• The motor 9 is a stepper motor which is used to drive tape through the printing zone of the printer in a stepwise manner. The keyboard 11 has a further interface 68 for the connection of an optional font cartridge 3 carrying additional font data.
  • Figure 4 is a diagram of the circuitry used to control operation of the thermal printer. The printer keyboard 11 is connected to supply information to a microprocessor 22 along line 19 and to receive instructions therefrom along line 21.
  • In one example, the microcomputer 22 is of the 83C514 type which has 16K bytes of read only memory (ROM), 256 bytes of random access memory (RAM), 32 input/output lines, 3 timers and a serial port facility.
  • The display 12 is driven by a display driver chip 24 which can be for example HITACHI HD44780. The display driver chip 24 is connected to the microprocessor 22 by a two way bus 23. The display 12 is a liquid crystal display capable of displaying fifteen characters, eight icons and a four by five matrix to indicate character size. The first seven characters, icons and size matrix form the first line. The icons and size matrix are the eighth character and have a user definable character permanently allocated to them to allow arbitrary combinations of icons and pixels to be turned on. Electrically, the last eight characters form the second line of the display. In a preferred embodiment (not shown) the contrast of the display can be adjusted using a potentiometer 26.
  • The microprocessor 22 is connected to the font cartridge interface 68 via a two way line 25 for carrying address data and strobe information. Furthermore, the microcontroller supplies to the power supply interface 60 motor control data along line 30 and printhead control data along line 32. The power supply interface 60 supplies to the microprocessor 22 a reset signal along line 34, power supply status data along line 36 and a power supply along line 38. An on/off circuit 40 is connected between the microprocessor 22 and the power supply interface 60. The power supply interface 60 also supplies power to the display driver chip 24 along line 42. Finally, Figure 4 shows an option link and shift key block 44 connected to the microprocessor 22.
  • The printhead 7 of the printer can be for example of the type ROHM N V 4818-41. The printhead has storage space for two lines of data in the form of a shift register and a storage register. Each register is 6 bytes wide. When a line of data is to be printed, the printhead receives a strobe signal which causes the content of the storage register to be printed. The next line of data can be located into the shift register, while the head is printing, from the processor 22. The data is transferred from the shift register to the storage register by pulsing a latch signal. This can occur while printing to change the pattern in mid print.
  • As explained above, the microprocessor 22 includes 16K bytes capacity of ROM in which is stored font data for the printer. This font data takes the form of pixel data for each character to be printed. Program for operating the printer and manipulating the font data is also stored in the microprocessor ROM. The present printer uses approximately 8K bytes of ROM for storage of the font data and 8K bytes of ROM for storage of the program for manipulating the font data. Each character in the font is stored once only in the largest character size of normal aspect ratio. As the print head has 48 print elements in each column the maximum height of a character is 48 pixels high. Most characters are in fact less than 48 pixels high so to avoid wasteful storage of blank space, each character is stored as a bit map within the smallest rectangle that can completely enclose the character, together with information which locates the rectangle within the total space used by the character when printed. This is illustrated in Figure 11. The information stored is the left hand margin, the vertical position of the rectangle enclosing the character, a bit map of the character itself within the rectangle, i.e. either 1 or 0 for each pixel; and the right hand margin.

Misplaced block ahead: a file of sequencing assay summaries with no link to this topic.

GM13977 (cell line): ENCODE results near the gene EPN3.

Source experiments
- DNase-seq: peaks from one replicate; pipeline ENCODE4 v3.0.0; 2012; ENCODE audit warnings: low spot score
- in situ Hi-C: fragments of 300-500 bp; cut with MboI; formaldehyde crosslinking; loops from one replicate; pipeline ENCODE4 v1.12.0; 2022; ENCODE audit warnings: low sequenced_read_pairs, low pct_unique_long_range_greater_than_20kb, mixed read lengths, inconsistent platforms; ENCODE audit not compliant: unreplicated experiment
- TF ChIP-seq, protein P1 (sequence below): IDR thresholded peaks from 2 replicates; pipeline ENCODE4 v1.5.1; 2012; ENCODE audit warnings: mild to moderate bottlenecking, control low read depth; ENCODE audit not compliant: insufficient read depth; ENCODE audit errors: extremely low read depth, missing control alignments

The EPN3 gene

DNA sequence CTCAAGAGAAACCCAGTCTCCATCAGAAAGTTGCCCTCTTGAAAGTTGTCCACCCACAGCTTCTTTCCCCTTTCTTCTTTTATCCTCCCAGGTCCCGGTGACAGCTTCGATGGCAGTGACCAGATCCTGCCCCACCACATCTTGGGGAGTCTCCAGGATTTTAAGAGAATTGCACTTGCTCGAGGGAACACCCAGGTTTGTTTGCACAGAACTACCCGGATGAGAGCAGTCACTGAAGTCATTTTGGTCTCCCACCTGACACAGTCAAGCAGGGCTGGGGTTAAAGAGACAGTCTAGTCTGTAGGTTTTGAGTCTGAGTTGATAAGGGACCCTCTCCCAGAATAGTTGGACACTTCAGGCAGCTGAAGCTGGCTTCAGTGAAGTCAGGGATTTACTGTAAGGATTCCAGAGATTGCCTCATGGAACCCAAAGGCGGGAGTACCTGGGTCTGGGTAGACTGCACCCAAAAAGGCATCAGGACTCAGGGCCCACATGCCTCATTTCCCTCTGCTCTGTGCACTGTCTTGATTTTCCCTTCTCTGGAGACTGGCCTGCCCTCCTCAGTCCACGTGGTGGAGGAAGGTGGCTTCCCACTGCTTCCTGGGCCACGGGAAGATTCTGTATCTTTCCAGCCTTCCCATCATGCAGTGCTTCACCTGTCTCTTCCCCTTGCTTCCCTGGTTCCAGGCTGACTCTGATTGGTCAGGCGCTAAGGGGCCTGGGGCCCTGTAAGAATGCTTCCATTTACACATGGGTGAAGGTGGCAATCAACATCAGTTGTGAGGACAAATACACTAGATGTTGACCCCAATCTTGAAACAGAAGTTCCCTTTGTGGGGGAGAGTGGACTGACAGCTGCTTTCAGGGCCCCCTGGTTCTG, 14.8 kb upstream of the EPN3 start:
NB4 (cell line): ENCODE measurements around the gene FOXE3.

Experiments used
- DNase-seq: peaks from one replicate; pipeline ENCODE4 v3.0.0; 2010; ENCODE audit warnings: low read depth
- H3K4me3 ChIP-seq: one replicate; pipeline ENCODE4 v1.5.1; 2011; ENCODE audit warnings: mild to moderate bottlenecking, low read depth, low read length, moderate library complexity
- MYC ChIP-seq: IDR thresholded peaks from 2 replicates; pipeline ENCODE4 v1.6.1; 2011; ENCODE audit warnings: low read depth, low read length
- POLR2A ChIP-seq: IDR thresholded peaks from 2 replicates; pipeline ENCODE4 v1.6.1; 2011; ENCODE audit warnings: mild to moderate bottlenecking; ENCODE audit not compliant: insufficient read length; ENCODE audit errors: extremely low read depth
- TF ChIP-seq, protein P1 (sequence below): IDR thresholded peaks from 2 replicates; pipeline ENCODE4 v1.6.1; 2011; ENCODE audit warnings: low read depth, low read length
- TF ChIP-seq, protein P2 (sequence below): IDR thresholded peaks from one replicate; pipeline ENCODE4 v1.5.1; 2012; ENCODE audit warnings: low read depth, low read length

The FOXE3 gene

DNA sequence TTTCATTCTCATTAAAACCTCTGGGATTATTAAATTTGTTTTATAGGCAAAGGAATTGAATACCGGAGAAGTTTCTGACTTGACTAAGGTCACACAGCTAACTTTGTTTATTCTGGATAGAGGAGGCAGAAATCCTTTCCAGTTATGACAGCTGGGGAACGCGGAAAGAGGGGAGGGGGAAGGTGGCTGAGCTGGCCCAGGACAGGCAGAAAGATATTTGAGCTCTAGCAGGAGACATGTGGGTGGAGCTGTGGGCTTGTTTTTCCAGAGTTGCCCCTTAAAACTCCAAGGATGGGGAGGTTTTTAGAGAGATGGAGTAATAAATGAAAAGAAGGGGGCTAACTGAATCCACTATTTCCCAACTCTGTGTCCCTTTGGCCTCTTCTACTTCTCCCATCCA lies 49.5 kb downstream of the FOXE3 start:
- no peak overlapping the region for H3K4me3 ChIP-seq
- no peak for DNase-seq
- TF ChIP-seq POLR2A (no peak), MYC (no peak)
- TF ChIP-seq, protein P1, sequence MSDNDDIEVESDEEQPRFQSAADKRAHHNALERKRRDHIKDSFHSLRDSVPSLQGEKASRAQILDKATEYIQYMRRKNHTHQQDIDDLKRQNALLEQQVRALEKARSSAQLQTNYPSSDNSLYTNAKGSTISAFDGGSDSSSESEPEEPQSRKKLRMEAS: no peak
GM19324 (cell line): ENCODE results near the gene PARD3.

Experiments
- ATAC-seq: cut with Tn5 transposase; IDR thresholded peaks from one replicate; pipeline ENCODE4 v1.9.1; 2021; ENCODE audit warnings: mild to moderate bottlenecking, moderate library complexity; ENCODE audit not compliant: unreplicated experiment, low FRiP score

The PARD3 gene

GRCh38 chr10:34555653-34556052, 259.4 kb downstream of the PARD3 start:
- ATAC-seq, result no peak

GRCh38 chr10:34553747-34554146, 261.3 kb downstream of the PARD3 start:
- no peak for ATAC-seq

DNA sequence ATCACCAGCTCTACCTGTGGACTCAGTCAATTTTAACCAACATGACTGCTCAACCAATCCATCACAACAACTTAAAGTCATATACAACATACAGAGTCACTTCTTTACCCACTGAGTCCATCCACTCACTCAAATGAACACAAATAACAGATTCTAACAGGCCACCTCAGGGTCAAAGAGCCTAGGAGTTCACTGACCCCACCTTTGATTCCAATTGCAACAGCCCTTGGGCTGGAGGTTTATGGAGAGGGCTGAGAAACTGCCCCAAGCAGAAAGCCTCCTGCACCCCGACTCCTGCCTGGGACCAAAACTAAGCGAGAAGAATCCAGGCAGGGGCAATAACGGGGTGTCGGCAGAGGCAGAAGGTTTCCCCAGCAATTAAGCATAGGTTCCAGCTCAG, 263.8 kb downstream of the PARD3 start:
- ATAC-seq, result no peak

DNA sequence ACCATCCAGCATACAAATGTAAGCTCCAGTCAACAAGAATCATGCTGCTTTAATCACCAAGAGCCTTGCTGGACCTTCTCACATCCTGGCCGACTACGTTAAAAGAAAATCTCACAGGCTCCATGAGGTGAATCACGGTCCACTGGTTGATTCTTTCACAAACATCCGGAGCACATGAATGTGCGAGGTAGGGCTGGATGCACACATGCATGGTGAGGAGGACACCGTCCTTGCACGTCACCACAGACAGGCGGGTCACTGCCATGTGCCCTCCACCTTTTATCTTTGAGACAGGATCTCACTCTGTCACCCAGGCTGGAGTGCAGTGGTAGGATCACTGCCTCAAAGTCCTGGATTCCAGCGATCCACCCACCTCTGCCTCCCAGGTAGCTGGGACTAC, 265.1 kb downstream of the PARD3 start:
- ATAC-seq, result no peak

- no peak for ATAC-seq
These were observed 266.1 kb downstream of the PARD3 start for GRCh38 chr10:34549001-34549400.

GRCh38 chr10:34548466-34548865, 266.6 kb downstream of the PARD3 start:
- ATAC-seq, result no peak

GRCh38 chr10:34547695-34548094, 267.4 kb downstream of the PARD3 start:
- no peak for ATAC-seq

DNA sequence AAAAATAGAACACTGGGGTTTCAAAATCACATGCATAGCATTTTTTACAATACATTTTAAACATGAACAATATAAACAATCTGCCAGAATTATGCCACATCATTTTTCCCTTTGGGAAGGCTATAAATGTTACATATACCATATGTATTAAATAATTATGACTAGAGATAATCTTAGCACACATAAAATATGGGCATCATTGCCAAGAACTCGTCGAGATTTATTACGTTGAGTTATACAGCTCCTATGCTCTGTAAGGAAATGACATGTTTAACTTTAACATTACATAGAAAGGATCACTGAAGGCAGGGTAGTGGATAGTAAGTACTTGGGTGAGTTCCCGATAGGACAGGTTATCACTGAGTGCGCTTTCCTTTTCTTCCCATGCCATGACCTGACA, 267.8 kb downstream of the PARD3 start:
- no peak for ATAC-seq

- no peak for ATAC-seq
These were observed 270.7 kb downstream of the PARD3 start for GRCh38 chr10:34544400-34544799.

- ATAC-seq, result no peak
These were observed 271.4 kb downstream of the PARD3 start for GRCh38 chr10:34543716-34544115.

• The printer described herein thus utilises only the ROM capacity available on the microprocessor chip. In the preferred embodiment this is made possible by storing as font data only one representation of each character. The printing style and size of this character can be varied by manipulation of the stored font data by the program stored in RAM of the microprocessor.
  • The following description sets out the algorithms forming part of the program which produce the following character styles:
    • 1) Bold
    • 2) Outline
    • 3) Half size
    • 4) Two-thirds size
    • 5) Double width
  • The algorithms which carry out the character manipulation have been developed to be fast in execution and to require the minimum of random access memory (RAM). This is particularly important since the thermal printer is using only one microprocessor chip with a predetermined RAM capacity. In addition, the algorithms are suitable for printing the characters column by column, since this is the printing style adopted by the thermal print head referred to earlier.